Day’s Verse:
So clean house! Make a clean sweep of malice and pretense, envy and hurtful talk. You’ve had a taste of God. Now, like infants at the breast, drink deep of God’s pure kindness. Then you’ll grow up mature and whole in God.
1 Peter 2:1-3

Ian and I like to listen to This American Life together sometimes. It gives us something outside of our normal experience to talk about. Usually we stream an old episode, often one Ian heard while I was off biking and thought would interest me. A couple weeks ago we did that for This American Life’s most popular broadcast ever, Mr. Daisey and the Apple Factory.

Oh, it was compelling! So compelling. Mike Daisey was a consummate storyteller, with pauses and intonations exactly right (this is what happens when your voice is your living, I suppose). The descriptions of the work and living environment in electronics factories; of his encounters with underage workers, injured workers, abused workers, people who had been turned into cogs in a machine; the interactions between him and his interpreter — all deeply moving. You finished the episode asking yourself if your device was really worth the lives of the people who produced it.

Nary a week later, the news broke that This American Life was retracting that episode because of “significant fabrications” that compromised the integrity of the story. We listened to their “Retraction” broadcast, and frankly, This American Life impressed me. They took responsibility for their story, did their best to discover the facts and present them accurately — with the help of a separate NPR reporter not associated with This American Life — and then gave Mike Daisey a forum for discussing his actions.

Daisey made it very clear that, at points, he lied to This American Life’s fact checkers. For example, he intentionally deceived them about his interpreter, who he said had a different name and was unreachable. In an email asking for fact confirmation and including an explanation of how important true, accurate facts were for the show, Daisey blithely agreed. Then there’s the monologue itself, which contained a number of lies.

The thing I find really interesting (beyond the exemplary way This American Life responded) is Mike Daisey’s stretching of the idea of truth. In the first interview after this news broke, Daisey seems conflicted. Listening to his responses hurts, because you can hear in his voice the honest struggle he was going through in replying. At one point, Ira Glass asked him a question, followed by the longest intentional radio silence we’d ever heard as Daisey sought for words to reply.

Then, later, Daisey came back for a second interview. He’d had a couple days to think about it, and he wanted to clear some things up. But the “clearing up” he did sounded like justifications and spin control. He didn’t exactly retract his previous statements, but he said that he regretted putting his monologue on a journalistic show like This American Life when it was theater. He claimed that theater didn’t have the same standards of truth as journalism, which somehow was supposed to make the lies in his monologue okay.

It ultimately came down to a definition of “true.” Ira Glass clearly held one definition, a fairly rigid one that required as close a reflection of reality as possible. You tell what really happened, and no more. Mike Daisey’s definition, on the other hand, clearly involved a great deal of flexibility. He had heard of workers being poisoned by n-hexane, so he’d “meet” some of those in the monologue, even though he didn’t actually meet any such workers. Or he’d heard of underage workers in factories, so he’d “see” underage workers at the gates. In short, it sounded like he included some of what he expected to see, whether or not he actually did witness it. The monologue strayed into the realm of fiction, but he presented it as all facts, things that he himself had witnessed but without the inconvenience of having to actually witness them.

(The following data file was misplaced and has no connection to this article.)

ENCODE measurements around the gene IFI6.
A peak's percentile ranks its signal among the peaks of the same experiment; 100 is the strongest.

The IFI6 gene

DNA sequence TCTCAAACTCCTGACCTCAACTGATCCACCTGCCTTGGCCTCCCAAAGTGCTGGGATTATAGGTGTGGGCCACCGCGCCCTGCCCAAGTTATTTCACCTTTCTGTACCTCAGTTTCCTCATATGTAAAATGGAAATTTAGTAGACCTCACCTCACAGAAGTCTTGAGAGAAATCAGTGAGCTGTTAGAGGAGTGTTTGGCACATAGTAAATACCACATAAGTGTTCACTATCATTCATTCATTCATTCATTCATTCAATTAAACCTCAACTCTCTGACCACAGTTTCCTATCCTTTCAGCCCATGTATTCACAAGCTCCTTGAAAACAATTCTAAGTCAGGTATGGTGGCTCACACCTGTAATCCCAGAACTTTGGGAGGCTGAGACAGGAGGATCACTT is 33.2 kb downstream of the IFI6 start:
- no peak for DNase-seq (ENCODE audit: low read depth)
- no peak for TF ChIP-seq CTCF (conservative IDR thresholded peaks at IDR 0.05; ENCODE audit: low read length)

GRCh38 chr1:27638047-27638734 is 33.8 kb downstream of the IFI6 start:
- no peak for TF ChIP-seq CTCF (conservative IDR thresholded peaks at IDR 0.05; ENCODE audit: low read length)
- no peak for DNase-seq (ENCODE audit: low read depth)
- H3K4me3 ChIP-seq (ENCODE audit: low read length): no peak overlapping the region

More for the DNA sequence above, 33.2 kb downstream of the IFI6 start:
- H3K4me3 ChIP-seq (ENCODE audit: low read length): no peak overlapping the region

Interestingly, Daisey didn’t see it as fictionalizing when he fabricated vignettes for his monologue. He used these fictions to tell a larger story, and that justified the lies, a la V for Vendetta — “Artists use lies to tell the truth.” The issue is that he presented these lies as truth in the hopes of moving his audience. It worked for a while… until those lies came to light, when all the truth in the monologue was overshadowed by those lies. (Here’s an interesting blog about this.)

This made me realize that we willingly tell and accept lies all the time. I just read a book called NurtureShock in which the authors discuss research about kids telling lies. The research indicates that kids learn to lie from their parents. We may not even see it as lying, but any time a statement doesn’t mirror reality, even inadvertently, kids see it as a lie. Kids start lying to their parents by age 4, and it only goes from there (better not to think about the amount of truth told by teenagers!).

Eventually we come to accept bending the truth as part of life. It’s all right, if nobody’s hurt. We say we value truth, but as Mike Daisey has clearly demonstrated, we only value it to the extent that it will achieve our ends. When truth doesn’t do what we want, we’ll readily fall back on half-truths or fictions. I won’t pretend I’m any different, because I’m not. Just the other day I lied to avoid an awkward situation, and I only noticed because I’d just read this book and had truth and lies on my mind. So much for all those admonitions from Mom to tell the truth.

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